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Rashi Goel

How zillennials are building six-figure businesses through growth hacking

Reading Time: 4 minutes

A few geniuses from Gen Z are proving that the number of formal marketing degrees needed to growth hack the internet is a big fat zero.

The internet has democratized talent and built a creator’s economy. Anyone with a phone and wifi access can make money or get famous.

With this democratization of access, an idea has the power to make or break fortunes. 

Here are four whacky and highly creative growth hacks I admire.

Growth hack 1: Pixels for sale

Alex Tew did not want to graduate with student debt.

So he created a website –The Million Dollar Homepage, to raise money for his education.

The home page was a million pixels arranged in a 1000 × 1000 pixel grid and anyone could buy advertising space on the site.

Each buy-in was just $1 per pixel – a 10 X 10 block. Even one pixel gave the purchaser concentrated advertising space in the form of (1) an image, (2) a link to their URL, and (3) a slogan that appeared on hovering a cursor.

This unique idea became an internet sensation overnight because

  1. The pricing strategy was practical. Alex priced each pixel at $1 even though he lived in the UK because he also wanted to appeal to the USA. And GBP1 was an unwieldy $1.80.
  2. Gamification was built into the sales story. He put up the last 1,000 pixels for auction on eBay. The winning bid was $38,100, bringing the final tally to $1,037,100.

Total cost for the whole activity? Euros 50.

Growth hack 2: Jigsaw lottery

Another idea that sold digital real estate for spectacular profits is the Jigsaw Lottery.

During lockdown, demand for jigsaw puzzles boomed.

David Dobrik took this opportunity to launch The Hundred Thousand Dollar Puzzle. (the site is no longer operational)

He sold jigsaw puzzles with a difference.

Each jigsaw formed a QR code. Each QR code unlocked a cash prize – from a single quarter to a $100,000 jackpot.

The price to the buyer of each puzzle? $30.

David Dobrik: The Hundred Thousand Dollar Puzzle

He sold 17,000 puzzles within the first hour and generated $510,000. This was enough to pay for the $100,000 first prize and lots of pocket change left over.

Growth hack 3: Cracking YouTube

Jimmy Donaldson – Mr.Beast dropped out of college in 2016 with a dream to become the biggest sensation on YouTube.

Within four years – he became YouTube’s Creator of the Year.


He learned the secret code of how to make videos go viral.

His video of himself counting to 100,000 was the first to go viral. In this video, he sits in a chair and counts to 100,000 over 40-plus hours. At the end of the video, he looks deliriously at the camera and says, “What am I doing with my life?”

The resulting video —“I COUNTED TO 100,000!” — was a viral smash. Since its debut on Jan. 8, 2017 till today (11th Dec, 2023), it has earned over 217 million views.

Here’s the video:

“Once you know how to make a video go viral, it’s just about how to get as many out as possible. You can practically make unlimited money.”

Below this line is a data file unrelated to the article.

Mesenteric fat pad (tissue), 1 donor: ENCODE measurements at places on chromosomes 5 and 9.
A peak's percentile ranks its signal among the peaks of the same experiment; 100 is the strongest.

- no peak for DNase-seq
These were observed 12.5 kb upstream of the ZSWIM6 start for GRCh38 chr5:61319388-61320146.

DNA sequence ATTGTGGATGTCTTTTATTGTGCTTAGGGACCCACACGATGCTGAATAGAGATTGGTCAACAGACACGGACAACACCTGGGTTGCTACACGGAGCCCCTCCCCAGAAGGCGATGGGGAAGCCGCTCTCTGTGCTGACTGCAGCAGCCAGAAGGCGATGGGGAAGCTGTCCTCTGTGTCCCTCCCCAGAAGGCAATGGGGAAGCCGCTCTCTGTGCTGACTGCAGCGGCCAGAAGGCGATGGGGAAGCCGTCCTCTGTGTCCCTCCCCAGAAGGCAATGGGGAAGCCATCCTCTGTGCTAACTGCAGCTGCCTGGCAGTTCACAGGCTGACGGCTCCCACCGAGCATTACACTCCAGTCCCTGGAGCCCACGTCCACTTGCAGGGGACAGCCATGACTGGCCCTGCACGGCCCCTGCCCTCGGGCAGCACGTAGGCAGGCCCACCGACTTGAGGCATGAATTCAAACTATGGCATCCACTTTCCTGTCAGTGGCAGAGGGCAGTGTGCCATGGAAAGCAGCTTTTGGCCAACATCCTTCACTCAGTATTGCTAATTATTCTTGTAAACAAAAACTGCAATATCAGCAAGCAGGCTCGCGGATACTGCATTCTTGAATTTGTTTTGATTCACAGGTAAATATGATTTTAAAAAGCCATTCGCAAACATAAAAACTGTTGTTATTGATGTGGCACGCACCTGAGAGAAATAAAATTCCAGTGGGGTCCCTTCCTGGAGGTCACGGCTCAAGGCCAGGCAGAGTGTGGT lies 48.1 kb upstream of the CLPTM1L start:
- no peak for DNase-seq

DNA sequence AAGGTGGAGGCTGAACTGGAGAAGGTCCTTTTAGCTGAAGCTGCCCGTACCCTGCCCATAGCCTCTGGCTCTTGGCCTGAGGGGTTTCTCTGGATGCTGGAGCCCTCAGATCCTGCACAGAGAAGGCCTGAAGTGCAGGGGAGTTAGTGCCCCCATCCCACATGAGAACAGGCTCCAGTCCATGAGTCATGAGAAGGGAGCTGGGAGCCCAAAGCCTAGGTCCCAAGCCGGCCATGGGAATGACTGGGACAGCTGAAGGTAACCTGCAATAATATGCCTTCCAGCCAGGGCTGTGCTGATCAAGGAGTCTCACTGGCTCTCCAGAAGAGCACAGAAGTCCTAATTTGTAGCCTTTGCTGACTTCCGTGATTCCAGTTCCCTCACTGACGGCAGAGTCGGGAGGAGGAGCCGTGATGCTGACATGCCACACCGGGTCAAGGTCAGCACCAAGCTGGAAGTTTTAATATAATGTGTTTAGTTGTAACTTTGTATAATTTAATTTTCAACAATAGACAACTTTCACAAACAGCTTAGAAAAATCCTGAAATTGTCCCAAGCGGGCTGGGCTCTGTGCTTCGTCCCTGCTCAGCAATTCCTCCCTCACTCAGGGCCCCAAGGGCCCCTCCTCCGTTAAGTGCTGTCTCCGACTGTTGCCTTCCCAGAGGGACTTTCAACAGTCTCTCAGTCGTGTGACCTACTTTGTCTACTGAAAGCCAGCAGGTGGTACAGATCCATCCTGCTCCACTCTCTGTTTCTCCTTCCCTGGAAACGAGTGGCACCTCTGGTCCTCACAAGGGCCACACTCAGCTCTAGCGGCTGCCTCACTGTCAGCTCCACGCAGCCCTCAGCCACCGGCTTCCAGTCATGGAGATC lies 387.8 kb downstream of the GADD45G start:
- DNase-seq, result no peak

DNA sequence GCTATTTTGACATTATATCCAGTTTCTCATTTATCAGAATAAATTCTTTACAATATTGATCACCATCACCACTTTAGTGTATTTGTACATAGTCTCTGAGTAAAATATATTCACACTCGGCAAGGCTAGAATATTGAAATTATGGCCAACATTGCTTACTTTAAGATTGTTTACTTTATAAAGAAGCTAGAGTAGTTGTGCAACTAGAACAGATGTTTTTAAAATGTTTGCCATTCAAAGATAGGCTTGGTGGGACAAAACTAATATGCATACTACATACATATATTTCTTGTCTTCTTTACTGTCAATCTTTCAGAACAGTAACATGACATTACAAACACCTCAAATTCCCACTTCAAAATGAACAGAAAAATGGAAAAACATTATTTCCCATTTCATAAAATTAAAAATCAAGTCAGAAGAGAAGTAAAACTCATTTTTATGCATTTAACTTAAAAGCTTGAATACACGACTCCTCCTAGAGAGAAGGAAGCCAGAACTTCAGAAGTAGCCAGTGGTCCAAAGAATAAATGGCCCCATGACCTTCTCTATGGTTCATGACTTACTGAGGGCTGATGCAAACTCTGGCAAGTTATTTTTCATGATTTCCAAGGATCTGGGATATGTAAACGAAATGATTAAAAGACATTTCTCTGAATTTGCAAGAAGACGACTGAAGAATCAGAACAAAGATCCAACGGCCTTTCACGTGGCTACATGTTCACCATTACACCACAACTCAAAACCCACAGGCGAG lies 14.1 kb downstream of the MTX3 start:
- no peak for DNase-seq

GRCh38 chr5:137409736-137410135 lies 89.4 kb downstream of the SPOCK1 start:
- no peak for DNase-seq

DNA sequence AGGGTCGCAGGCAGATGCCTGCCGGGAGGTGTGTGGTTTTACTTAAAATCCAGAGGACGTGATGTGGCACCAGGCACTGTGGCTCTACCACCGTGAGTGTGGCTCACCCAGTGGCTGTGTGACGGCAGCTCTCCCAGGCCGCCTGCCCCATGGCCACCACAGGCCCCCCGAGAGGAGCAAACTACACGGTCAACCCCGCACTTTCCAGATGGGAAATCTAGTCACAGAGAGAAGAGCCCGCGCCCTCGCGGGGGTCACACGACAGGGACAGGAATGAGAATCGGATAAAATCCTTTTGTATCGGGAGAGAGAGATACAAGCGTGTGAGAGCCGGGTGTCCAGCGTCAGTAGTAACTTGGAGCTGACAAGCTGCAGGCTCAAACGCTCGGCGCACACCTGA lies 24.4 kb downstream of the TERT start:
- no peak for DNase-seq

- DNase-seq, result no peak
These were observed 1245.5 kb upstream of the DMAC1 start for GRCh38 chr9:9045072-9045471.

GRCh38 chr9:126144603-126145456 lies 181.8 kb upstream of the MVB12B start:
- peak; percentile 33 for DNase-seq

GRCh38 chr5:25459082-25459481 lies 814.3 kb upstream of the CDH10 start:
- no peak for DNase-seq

He earns millions from YouTube, which he invests into making more and more elaborate videos with huge upsides for viewers.

This is his formula:-

  • 10–20 minutes long video,
  • a snappy headline,
  • get the main point out within the first 30 seconds
  • Mega prizes to viewers to complete challenges in sharing, commenting etc. And I mean MEGA. He has given away $1 million! Even an island!!!

Growth hack 4: Naming Chinese babies

This idea is so simple that I am mentally kicking myself that I never thought of it.

Beau Jessup is British. She is 19. A student. She launched a website called Special Name. http://www.specialname.cn/ that helps Chinese parents give English names to their children.

She is self-funding her education through revenues from this website.

She came up with this idea when she was 15. She was traveling to China with her father and helped her dad’s colleague name his daughter. All she did was suggest a few names that conveyed the father’s hopes for his daughter’s future.

She discovered that Chinese parents give their kids an English name alongside their traditional Chinese name to make it easier for them to introduce themselves to foreigners. They want contemporary English names that are also meaningful.

She latched onto the need gap – given internet censorship; it becomes difficult for the Chinese to research English names to name their kids.

Beau developed a website with algorithms to generate three name options for a set of meanings the parents want their child’s name to stand for. The site automatically connects to WeChat so parents can run the names by their friends and family.

Guess how much Beau charges? A princely sum of 60 cents per name.

Since the algorithms are automated, the site makes money for Beau as she attends college.

“Special Name” has named 677,929 babies at the time of writing this article and earned about $407,443 in income for Beau.


Scott Galloway says that all strategy comes down to one question, “How hard is it to execute?”.

These ideas, on the other hand? Apart from Mr. Beast’s YouTube videos, they are not so hard to execute. What’s hard is uncovering an insight and an idea that’s simple and brave.

What’s common between all four ideas is the sweet spot:

  1. Ideas so simple, grandmoms could understand it
  2. Tactics so straight forward, you could participate in the time it takes your elevator from ground to the 21st floor
  3. Entry cost so low it’s not even pocket change
  4. Prizes so MEGA that they can make dreams come true
  5. A real need that no one else spotted

Thanks for reading!